COLUMN

Some fleeting moments of fame

Allan Fotheringham October 29 1990
COLUMN

Some fleeting moments of fame

Allan Fotheringham October 29 1990

Some fleeting moments of fame

COLUMN

ALLAN FOTHERINGHAM

There they are, two interesting bits in the newspapers. Ollie North, the fake patriot, is back in yet another court seeking yet another appeal on the myriad charges laid against him in the devious money-for-arms plot which Ronald Reagan, of course, knew nothing about. The item is buried well back, even in the important American papers. The second item is that Tiny Tim, the high-pitched musical freak of other years, attempts a comeback in some obscure club and 17 people show up.

The public boredom tolerance grows exceedingly thin. There is too much news, and too many newscasts, and too many channels and too many gossip magazines masquerading as news. Celebrities wear out their welcome more swifter and more swifter. The dead Andy Warhol, the world still split on whether his art was genius or junk, may go into the history books famous only for his aphorism that in the future everybody will be famous for 15 minutes.

It was a cynical line, now bordering on truth. Lasagna in Canada is now not a mouth-watering Italian dish but a grandstanding Oka warrior supposedly making a valiant Canadian stand, who in fact grew up in Brooklyn. Ask any 16-year-old who Steve Fonyo was and you’ll elicit a glazed stare.

Tiny Tim and his Tiptoe Through theTulips not only luckily used up his 15 minutes, but so did Eddie Fisher, Jayne Mansfield and Troy Donahue. These are truly trivial people, as were Fatty Arbuckle, Tom (Terrific) Campbell and Bob Coates—as Bill Vander Zalm and Dan Quayle are destined to be.

It is not a matter of a person being around so long that the public grows tired of them. There are some who transcend time. Louis Armstrong, of whom Dizzy Gillespie says: “No him, no me.” Babe Ruth will be around long after José Canseco has been forgotten. Roger Maris? Forget it. Leo Durocher, who couldn’t hit his weight, will outlast him, because he said, “Nice guys finish last.”

Longevity has nothing to do with achieving immortality. Lord Byron was gone at 36. Shelley expired at 29. Keats was in his grave at 25.

Rupert Brooke disappeared from this mortal coil at 27. Lenny Bruce (no him, no modern comic) was hounded to death at 40.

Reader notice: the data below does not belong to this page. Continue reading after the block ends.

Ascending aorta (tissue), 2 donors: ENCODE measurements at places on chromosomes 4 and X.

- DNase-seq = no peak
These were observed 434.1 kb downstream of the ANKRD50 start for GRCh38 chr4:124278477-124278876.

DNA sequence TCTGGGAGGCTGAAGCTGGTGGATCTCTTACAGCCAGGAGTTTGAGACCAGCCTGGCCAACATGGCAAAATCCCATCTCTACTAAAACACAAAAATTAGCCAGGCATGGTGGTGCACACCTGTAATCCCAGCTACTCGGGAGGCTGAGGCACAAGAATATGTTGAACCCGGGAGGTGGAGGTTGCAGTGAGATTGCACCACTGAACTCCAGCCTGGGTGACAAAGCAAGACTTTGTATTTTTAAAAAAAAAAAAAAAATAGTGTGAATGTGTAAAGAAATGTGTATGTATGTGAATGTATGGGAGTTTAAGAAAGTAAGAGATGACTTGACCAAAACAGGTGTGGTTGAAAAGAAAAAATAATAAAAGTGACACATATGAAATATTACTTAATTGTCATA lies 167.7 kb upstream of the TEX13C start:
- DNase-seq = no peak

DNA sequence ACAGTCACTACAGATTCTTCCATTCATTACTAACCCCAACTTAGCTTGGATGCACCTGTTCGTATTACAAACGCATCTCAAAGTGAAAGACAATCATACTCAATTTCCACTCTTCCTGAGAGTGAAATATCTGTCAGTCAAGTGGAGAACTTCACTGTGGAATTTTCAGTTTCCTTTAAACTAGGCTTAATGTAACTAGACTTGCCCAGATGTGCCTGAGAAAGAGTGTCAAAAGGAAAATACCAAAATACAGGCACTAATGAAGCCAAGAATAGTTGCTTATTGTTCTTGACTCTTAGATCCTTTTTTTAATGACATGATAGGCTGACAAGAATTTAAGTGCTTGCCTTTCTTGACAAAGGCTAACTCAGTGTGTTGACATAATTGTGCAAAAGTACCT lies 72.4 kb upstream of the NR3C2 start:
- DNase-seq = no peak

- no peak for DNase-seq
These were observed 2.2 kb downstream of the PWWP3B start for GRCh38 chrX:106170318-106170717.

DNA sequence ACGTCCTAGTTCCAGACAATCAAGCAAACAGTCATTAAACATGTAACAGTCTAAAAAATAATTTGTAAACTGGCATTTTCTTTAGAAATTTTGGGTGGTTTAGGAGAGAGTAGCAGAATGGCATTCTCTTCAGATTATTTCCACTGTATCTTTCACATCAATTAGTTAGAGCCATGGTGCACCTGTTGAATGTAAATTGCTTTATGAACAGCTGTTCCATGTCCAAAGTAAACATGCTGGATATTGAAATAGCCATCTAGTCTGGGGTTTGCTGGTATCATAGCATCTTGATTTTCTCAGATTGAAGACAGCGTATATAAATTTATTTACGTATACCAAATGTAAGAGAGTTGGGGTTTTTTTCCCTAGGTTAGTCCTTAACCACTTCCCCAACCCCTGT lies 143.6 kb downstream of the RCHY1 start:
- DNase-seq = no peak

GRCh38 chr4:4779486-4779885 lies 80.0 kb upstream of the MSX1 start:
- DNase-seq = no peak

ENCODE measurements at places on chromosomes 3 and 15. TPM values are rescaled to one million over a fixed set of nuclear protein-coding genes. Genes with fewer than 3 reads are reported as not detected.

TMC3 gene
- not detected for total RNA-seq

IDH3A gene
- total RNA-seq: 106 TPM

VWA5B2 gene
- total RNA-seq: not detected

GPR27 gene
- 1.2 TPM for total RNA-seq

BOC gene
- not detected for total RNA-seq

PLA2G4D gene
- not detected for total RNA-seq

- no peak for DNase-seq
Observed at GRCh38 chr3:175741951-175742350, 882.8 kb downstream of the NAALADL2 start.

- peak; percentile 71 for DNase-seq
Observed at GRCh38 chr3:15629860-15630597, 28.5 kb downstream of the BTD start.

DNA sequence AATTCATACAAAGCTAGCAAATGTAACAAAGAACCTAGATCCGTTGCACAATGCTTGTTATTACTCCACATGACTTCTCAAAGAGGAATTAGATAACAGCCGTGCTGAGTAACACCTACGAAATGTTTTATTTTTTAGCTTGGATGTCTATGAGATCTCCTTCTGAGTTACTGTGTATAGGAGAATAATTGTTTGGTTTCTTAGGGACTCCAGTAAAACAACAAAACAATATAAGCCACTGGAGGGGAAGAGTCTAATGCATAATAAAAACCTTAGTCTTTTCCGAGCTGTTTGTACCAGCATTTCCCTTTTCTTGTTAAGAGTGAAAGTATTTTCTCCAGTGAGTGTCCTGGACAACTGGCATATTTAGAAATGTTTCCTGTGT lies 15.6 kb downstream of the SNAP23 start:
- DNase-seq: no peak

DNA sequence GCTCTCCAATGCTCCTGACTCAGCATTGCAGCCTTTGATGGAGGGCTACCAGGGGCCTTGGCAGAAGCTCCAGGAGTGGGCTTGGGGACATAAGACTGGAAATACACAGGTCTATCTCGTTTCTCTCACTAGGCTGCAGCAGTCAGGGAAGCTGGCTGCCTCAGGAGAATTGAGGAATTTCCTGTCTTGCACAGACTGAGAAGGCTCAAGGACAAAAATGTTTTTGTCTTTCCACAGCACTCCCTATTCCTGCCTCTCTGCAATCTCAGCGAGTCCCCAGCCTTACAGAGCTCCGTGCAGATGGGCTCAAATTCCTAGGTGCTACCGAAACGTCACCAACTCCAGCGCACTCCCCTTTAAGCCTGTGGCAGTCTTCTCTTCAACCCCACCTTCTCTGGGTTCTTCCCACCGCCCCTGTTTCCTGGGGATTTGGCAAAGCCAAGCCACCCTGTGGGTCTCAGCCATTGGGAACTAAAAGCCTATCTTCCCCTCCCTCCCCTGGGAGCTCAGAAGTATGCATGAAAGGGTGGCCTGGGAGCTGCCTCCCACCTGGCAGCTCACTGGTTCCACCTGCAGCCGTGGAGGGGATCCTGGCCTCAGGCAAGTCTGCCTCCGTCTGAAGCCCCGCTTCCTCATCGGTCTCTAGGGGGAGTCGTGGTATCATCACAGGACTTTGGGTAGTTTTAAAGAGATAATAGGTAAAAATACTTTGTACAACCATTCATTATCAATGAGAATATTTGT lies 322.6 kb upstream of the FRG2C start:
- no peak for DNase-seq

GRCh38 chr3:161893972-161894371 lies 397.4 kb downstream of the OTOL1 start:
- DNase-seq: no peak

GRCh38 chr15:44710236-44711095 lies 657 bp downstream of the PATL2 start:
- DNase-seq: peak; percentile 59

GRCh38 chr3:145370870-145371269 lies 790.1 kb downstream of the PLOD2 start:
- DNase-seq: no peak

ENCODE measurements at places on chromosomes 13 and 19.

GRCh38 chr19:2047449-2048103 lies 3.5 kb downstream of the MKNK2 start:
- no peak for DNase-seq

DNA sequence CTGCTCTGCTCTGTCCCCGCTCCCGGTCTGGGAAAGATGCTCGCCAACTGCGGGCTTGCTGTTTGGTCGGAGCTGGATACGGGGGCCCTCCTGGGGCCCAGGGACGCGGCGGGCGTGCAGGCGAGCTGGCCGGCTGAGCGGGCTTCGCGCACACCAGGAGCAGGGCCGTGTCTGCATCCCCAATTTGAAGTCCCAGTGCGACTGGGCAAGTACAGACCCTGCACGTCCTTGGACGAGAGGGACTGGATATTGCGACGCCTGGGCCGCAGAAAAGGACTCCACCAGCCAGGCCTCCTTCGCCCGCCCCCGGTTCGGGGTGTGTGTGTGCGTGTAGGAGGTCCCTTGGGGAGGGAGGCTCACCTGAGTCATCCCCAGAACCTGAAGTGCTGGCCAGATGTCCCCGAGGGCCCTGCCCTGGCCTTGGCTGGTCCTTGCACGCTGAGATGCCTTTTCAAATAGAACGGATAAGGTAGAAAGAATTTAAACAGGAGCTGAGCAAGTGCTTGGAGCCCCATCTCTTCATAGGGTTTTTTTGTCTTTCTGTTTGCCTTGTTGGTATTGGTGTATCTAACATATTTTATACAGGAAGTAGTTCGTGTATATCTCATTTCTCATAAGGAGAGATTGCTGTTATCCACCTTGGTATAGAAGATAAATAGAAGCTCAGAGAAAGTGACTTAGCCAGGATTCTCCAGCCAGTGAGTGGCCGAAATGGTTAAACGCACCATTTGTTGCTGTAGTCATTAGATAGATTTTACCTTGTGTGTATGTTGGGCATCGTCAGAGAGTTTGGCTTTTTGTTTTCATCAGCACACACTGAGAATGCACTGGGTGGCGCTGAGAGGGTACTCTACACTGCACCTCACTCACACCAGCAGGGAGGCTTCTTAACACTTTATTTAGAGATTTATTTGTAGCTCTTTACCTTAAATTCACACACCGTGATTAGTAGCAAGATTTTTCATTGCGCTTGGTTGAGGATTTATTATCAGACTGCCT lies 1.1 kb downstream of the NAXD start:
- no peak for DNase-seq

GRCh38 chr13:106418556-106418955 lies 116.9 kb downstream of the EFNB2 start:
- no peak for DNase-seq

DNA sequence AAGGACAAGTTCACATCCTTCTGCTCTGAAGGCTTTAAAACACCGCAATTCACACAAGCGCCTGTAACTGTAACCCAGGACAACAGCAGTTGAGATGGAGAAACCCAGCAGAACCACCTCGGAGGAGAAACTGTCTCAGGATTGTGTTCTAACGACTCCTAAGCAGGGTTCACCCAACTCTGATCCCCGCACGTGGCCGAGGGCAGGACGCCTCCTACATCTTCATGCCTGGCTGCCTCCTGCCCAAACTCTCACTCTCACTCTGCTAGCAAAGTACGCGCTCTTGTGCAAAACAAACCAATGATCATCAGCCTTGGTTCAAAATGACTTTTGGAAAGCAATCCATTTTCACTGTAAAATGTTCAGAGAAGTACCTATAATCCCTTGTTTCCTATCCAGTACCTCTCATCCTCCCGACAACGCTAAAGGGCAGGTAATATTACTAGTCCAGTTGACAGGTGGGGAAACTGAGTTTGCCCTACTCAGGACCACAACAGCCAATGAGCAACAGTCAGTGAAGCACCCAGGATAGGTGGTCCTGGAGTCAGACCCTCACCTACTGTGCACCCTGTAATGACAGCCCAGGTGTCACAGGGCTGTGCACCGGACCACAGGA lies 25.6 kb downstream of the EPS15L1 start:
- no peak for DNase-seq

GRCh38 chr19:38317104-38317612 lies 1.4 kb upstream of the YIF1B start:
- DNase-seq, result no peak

Dylan Thomas, while a genius, is probably more revered today because he lined up 18 scotches in the White Horse Tavern in Manhattan and drank them all at the age of 39, than if he had survived the liquid suicide. James Dean, dead in his Porsche at 24, has become more famous every year since. Jack Kennedy is ranked with the Lincolns and the Roosevelts because he went so early, at 46, that his flaws were yet to be revealed. Mozart was gone at 35, Oscar Wilde, like JFK, at 46.

It is not to say that some cannot withstand the vagaries of time. Bernard Shaw managed to outrage humanity from his 20s until his grave at 94. Those with staying power and a shrewd sense for the public weakness for outrage can stick around for some time. Pierre Berton is a Canadian example, forever probing the ner-

vous Protestant soul of Canada—as witness his current socialist polemic on the Depression years.

Milton Berle hangs around, God knows why. One suspects Arsenio Hall will not. John Belushi, it is surmised, knew his 15 minutes were being used up quickly, as did Dean and Wilde.

There are those who are retained in history, if only for brief moments of fame. Lumbering lineman Roy Riegels, who picked up a fumble and ran the wrong way the length of the field in the 1929 Rose Bowl game. The pilot called Douglas Corrigan who, bemused by the fog, turned the wrong way and landed in Ireland, having crossed the Atlantic. Who knows whether Elijah Harper, supposedly in the 15minute category, will in the history books be up there with Paul Revere?

It is hard to sort out the future heroes. Will Winnie Mandela, in the end, be a bigger factor in the South Africa tragedy than Nelson Mandela? Neil Bush, as we speak, is almost illustrating the Reagan Greed Generation that his “gentler, kinder” father is trying to paper over. Will Ivana Trump, in her revenge, become more remembered than Donald Trump? We can only hope.

Joe Clark will forever be an asterisk in history, but is that more important than Lionel Conacher? Claire Hoy is presently at the top of The New York Times best-seller list. Where does that place him against Bruce Hutchison?

The public has changed its mind very quickly (“quickly” meaning about five years) on Brian Mulroney, and seems to be reassessing its opinion of Pierre Trudeau. Mackenzie King wore well for decades; is regarded as a joke now. The problem is the dreadful media. It shows us too many of the warts— immediately—of the giants who in past years might have worn their mantles of hypocrisy for decades. Cher is surviving surprisingly well. Will Madonna last as long? Longer than Lowell Murray, one prays.

That’s the way we measure it—the long run, the only way. Will Elijah Harper in your children’s textbooks (more likely your grandchildren’s) end up ahead of Allan MacEachen as a shaper of the nation? Did John Buchanan in fact bring down the Conservative government that thought the salvation of its mandate was free trade? Did Stephen Lewis’s fall from a podium in Montreal, resulting in a broken hip, destroy the NDP drive to a federal victory in 1992 under a different leader?

Did anyone think at the time that Lee Harvey Oswald, Guy Fawkes or Louis Riel would be figures forever in history? Who would have thunk it?